Luke’s Trail – Oct 2013

Oct. 18, 2013

Jamie decided that this year for fall break we would leave the motors at home and do some mountain biking.  A few weeks earlier we learned about a new trail in the San Rafael Swell that looked interesting.  So we decided to do a two-day trip and spend one day in the Swell and another day near Price, Utah.

There is a plateau just barely north of the town of Price, which has a network of trails, commonly referred to as Luke’s Trail.  Officially, only one of the trails is actually “Luke’s Trail”, but it is the one frequently used to link to the other trails in the area.

We timed our departure from home so that we would arrive at the park in Price in time for lunch.  After eating lunch, we drove up onto the bluff and began our ride.  The weather was perfect – in the upper 50s and low 60s.  It was a little chilly for Kim waiting for us at the car, but it was ideal for mountain biking.

We chose both days rides because they are relatively flat.  Since I don’t ride very often, I don’t have much stamina to handle long hill climbs.  So a ‘flat’ ride sounded great.

The Utah Mountain Biking website describes two common loops here; Luke’s Little Loop, and Luke’s Bigger Loop.  We decided to go for the bigger loop, but we ended up doing a medium loop.  Next time I will most likely do the little loop since it avoids the section of trail that we didn’t like.  Our track is shown below.

Our GPS track

Our GPS track

The first mile of Luke’s trail is really quite easy.  It is fairly flat and smooth.  You just need to stay on the trail because the dirt just off the trail is quite soft.

The trail twists and turns through the Juniper trees.

At the one mile mark we turned left on Alan’s Alley.  Alan’s Alley is just slightly more difficult than Luke’s trail.  A loop around Alan’s Alley and back to the car via Luke’s trail would make an excellent beginner ride of about 3 miles.

The remainder of Luke’s trail is intermediate in difficulty.  Some of it is smooth and flowing, but there are a number of more technical sections where we got off and walked.  Better riders would not have any difficulty on this trail, but my fear of falling makes me walk anything that is questionable.  Luke’s trail also has quite a few interesting sights to see along the trail, such as a tree full of rocks.  Someone clearly had a lot of time to kill.

Somewhere near the north end of Luke’s trail are turn-offs to the Bonus Loop and the Cutoff Trail.  We didn’t see either junction.  The Bonus Loop is the part of the “bigger” loop that we missed.  The cutoff trail is the route for the “little” loop.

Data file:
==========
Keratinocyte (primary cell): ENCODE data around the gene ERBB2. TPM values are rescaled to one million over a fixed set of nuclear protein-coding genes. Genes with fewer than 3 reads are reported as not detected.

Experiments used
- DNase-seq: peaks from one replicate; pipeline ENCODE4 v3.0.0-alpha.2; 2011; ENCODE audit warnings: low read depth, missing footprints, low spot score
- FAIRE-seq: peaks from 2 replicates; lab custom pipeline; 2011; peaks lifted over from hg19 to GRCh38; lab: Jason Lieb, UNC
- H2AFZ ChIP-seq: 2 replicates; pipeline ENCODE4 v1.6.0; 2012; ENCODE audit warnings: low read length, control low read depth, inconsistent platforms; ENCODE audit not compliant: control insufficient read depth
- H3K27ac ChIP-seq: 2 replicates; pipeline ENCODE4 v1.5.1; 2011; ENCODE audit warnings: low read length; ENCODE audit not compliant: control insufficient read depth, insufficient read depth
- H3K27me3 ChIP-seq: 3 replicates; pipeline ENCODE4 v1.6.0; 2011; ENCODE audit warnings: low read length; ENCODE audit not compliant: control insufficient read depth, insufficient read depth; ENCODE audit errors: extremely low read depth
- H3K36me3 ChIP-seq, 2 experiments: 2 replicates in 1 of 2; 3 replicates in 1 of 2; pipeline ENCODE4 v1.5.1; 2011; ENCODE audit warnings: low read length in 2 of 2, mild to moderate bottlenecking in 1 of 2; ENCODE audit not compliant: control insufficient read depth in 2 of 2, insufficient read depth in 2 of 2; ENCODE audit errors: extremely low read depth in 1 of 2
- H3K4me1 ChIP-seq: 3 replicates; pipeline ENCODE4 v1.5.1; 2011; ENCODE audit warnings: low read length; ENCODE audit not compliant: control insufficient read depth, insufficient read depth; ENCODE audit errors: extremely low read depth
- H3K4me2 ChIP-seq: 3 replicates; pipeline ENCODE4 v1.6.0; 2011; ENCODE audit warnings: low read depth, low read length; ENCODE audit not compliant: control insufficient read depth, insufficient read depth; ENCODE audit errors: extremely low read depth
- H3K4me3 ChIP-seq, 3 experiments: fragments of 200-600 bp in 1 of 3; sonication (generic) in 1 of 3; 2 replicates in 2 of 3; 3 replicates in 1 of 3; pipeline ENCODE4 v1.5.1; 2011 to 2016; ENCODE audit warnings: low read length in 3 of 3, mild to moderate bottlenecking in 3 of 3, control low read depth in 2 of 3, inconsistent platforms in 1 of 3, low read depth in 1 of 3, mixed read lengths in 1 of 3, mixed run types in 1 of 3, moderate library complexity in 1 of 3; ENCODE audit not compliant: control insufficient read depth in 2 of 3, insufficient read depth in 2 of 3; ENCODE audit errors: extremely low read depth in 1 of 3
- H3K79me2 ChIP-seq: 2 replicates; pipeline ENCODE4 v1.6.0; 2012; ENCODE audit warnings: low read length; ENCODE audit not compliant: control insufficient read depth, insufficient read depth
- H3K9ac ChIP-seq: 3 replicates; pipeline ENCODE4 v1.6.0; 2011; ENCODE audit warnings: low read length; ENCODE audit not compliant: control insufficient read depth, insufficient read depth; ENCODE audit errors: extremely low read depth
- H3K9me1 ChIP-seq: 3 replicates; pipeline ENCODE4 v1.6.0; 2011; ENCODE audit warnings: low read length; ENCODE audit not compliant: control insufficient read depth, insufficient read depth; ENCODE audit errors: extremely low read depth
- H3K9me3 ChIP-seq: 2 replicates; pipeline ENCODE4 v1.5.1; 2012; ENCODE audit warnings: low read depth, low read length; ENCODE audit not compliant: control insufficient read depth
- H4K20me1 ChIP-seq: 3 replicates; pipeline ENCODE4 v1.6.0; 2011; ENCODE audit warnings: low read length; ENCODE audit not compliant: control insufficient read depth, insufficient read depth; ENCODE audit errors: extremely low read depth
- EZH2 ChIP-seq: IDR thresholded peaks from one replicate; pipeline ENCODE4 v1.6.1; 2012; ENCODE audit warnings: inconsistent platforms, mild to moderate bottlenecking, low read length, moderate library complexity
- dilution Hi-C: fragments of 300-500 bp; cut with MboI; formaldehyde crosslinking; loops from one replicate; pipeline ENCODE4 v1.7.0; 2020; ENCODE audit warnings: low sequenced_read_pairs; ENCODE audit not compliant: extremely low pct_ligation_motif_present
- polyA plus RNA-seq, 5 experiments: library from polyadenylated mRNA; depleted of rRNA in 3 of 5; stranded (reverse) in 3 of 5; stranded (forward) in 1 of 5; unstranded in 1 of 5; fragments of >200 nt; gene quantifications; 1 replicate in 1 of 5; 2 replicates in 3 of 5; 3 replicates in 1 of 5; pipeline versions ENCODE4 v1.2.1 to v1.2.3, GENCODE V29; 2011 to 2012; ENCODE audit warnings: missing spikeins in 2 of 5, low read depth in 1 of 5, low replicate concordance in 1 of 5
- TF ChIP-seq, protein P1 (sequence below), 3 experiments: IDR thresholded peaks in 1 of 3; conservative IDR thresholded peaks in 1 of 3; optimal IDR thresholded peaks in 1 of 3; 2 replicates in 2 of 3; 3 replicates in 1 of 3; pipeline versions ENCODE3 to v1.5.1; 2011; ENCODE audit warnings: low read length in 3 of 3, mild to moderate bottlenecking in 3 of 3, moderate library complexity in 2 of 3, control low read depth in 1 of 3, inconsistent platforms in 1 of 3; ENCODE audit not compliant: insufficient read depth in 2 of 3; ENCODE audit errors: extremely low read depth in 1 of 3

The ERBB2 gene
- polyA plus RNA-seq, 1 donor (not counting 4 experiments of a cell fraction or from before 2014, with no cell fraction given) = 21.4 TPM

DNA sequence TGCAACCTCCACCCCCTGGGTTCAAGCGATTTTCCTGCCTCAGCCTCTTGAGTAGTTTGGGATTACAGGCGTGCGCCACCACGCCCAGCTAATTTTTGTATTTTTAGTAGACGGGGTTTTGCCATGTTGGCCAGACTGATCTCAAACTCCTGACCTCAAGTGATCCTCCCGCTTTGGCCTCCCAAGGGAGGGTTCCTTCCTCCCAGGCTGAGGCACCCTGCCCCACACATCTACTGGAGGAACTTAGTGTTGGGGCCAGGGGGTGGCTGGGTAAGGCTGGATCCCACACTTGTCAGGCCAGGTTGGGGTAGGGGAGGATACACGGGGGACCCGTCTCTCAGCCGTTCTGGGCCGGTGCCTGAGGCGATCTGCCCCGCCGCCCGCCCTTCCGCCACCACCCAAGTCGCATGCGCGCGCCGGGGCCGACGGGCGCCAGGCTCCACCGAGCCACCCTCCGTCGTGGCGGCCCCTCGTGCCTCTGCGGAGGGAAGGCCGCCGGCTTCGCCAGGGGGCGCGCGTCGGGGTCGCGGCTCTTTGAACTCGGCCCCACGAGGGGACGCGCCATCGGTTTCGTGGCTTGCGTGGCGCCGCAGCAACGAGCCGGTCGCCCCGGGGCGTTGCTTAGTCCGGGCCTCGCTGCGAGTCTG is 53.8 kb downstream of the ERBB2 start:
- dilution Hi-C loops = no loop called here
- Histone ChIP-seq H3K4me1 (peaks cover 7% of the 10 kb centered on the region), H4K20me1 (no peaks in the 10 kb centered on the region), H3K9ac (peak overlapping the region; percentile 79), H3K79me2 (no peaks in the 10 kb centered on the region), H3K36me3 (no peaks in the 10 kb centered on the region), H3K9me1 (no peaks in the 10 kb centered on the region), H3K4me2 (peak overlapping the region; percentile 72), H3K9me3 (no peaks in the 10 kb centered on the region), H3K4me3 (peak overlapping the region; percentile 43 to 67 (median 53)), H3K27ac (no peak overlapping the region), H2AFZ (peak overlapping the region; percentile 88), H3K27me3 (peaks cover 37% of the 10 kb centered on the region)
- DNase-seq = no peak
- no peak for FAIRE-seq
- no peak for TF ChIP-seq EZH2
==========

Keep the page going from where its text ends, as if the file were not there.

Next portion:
After crossing a dirt road the trail becomes IMBAtween (I suppose it is short for “I am between” since you are between Luke’s Trail and S’mo Joes).  We didn’t like IMBAtween.  It had longer rocky sections, and a number of steep descents and climbs.  We ended up walking a fair amount of this trail.  Luckily it was only about ¾ mile long.

You can tell when you reach the junction with S’mo Joes because of the vertebrae sign post.

S’mo Joes returns toward the trail head by following the east side of the plateau.  This trail is somewhat more difficult than Luke’s trail.  It did have more places that we walked, but we were able to ride most of the trail.  It also goes quite close to the cliff edge in a few places.

The last portion of the loop is called Knott Peats Rim (spelled “Petes” on the Utah Mountain Biking website).  This trail is similar in difficulty to S’mo Joes, but it is closer to town with views of the neighborhoods below the plateau.

The loop was about 8 miles long (the website predicted 10) and took us about 2.5 hours (we ride pretty slowly).  It was a fun ride and well worth the time.


Alan J Peterson shared the following background information about these trails:

I’m glad you enjoyed your visit to my backyard. I am the “Alan” of Alan’s Alley. I also built the “cut-off” trail and worked on a few others. I chose the name “IMBAtween” because IMBA came to a Trail Fest one year and taught a trail construction class, then we worked on that section of trail the next day.
You are correct though, it is in-between Luke’s Trail and Mead’s Rim Trail. Smokin’ Joe’s Trail was built later.
Knott Peat’s Trail got it’s name because the guy (Pete) that built it, didn’t want his name associated with it….thus I chose “Knott Peats”.
The Carbon County Mountainbike Club is called PASS (Price Area Single Track Society).
The Emery County Mountainbike Club is named MECCA (Mostly Emery County Cycling Association). MECCA holds 2 Festivals per year. The Spring Festival (May) is based in Green River and uses tails in The Swell.
The Fall Festival (September) uses The Good Water Rim Trail and Buckhorn Draw.

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